EEP praised at Horton Grove preserve dedication
October 7, 2012 2:13 PM
The N.C. Ecosystem Enhancement Program shared the spotlight on Oct. 5 with a range of public- and private-sector partners at the grand opening of the Horton Grove Nature Preserve in Durham County. The Triangle Land Conservancy sponsored the event at its new 708-acre preserve, which features a prairie ecosystem on part of the tract.
NCDENR Assistant Secretary for Natural Resources David Knight told the gathering of EEP's historic role in open-space preservation -- not only for the Horton Grove project, but on more than 130 tracts across the state. Much of the effort came through a 2003 partnership with North Carolina's land trusts, and the outcome is more than 50,000 acres perpetually preserved for future generations, with much of the total adding to state parks and gamelands.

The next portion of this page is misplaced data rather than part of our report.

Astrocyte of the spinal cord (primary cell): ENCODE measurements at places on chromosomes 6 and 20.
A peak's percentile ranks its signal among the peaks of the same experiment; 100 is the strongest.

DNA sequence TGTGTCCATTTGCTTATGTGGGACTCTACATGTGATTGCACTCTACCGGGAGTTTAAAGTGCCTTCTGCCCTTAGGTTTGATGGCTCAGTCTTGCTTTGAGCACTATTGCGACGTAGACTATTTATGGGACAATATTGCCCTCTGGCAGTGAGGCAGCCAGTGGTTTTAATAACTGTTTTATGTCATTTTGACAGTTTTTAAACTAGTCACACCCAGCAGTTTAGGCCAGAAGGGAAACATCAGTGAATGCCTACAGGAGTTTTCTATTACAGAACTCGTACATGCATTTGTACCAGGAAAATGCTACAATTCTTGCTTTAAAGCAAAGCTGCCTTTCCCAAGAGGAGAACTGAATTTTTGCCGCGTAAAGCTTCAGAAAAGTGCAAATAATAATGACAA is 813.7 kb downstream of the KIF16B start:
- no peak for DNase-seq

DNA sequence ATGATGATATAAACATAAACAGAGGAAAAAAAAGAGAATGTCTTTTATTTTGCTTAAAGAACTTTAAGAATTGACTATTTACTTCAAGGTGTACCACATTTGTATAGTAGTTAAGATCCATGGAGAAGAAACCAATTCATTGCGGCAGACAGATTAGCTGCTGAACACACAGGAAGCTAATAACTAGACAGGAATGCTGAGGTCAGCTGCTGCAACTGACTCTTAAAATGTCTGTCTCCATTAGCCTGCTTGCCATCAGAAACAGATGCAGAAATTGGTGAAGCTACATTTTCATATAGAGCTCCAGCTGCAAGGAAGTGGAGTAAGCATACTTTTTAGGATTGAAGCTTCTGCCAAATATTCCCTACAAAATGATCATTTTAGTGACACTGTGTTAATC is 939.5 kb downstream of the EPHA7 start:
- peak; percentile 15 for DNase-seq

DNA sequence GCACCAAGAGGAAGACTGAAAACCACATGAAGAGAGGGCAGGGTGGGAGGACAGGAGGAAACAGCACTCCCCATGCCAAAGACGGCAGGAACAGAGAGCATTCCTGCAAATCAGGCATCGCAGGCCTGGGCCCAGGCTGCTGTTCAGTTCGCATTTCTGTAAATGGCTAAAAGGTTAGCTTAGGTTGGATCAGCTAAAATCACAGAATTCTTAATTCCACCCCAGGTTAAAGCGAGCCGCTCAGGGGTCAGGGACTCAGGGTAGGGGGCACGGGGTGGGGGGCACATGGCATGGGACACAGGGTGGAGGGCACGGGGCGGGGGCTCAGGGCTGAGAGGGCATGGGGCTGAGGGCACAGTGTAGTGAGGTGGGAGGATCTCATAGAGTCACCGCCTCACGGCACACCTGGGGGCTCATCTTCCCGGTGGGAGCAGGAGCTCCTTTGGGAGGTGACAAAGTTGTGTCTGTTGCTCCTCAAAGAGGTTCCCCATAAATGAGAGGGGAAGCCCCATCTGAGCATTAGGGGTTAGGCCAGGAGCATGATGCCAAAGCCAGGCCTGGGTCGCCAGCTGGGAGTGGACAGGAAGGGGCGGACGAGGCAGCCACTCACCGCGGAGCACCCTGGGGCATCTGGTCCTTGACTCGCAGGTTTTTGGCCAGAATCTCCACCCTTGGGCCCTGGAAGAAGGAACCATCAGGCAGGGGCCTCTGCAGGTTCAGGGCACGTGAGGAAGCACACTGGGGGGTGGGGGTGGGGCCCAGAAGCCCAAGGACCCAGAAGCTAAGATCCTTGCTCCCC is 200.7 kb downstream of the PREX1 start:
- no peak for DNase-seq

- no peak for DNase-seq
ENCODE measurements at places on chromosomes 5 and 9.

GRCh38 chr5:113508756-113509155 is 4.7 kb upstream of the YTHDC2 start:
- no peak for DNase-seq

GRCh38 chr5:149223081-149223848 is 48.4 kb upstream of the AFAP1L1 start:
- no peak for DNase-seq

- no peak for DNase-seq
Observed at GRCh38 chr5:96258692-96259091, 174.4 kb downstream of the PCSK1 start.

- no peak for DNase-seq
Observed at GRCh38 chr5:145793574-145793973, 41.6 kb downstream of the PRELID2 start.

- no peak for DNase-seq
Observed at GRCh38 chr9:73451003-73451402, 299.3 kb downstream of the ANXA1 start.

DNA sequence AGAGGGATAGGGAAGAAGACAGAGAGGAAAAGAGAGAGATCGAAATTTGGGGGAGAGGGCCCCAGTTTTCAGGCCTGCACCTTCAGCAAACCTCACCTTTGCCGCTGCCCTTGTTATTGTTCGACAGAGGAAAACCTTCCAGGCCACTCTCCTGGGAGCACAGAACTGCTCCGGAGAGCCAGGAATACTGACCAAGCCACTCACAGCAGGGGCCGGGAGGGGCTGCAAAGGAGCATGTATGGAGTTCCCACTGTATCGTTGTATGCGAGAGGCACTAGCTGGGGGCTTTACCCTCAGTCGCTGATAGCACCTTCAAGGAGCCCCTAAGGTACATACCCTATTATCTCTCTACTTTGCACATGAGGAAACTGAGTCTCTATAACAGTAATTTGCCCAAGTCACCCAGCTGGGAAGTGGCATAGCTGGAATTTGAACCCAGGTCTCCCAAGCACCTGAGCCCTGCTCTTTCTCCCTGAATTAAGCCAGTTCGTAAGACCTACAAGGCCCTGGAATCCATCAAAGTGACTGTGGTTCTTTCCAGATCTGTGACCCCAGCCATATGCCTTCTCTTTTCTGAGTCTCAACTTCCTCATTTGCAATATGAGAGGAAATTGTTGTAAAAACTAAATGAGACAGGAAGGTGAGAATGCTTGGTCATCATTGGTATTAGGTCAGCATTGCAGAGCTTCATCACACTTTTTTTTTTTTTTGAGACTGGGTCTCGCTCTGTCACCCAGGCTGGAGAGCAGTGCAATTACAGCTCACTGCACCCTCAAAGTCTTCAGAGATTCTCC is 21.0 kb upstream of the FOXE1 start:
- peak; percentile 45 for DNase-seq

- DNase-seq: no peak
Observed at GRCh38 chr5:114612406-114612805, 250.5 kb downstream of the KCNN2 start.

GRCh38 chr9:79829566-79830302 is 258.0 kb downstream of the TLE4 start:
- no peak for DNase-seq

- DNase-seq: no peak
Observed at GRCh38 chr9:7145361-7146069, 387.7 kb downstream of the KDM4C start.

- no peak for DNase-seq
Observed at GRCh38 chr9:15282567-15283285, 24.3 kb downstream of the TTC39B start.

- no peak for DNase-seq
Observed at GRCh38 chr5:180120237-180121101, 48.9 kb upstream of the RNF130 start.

"It made sense," Knight said. "EEP needed preservation credits from the regulatory agencies to meet North Carolina’s environmental and economic-development needs. So later that year, EEP and the Conservation Trust for North Carolina had the foresight to band together with local land trusts and landowners to preserve the 'best of the best' open spaces across our state. This partnership, which included TLC and more than 20 land trusts from the mountains to the coast, was unprecedented on its scale nationally."
EEP contributed $1.8 million to purchase 300-foot riparian buffers for the tract, helping to preserve streamside corridors and assisting in connecting a much larger protected landscape that benefits drinking water in Falls Lake, but also a wide swath of wildlife habitat. Other speakers at the event included Durham County Commissioner Ellen Reckhow and N.C. Department of Cultural Resources Secretary Keith Hardison.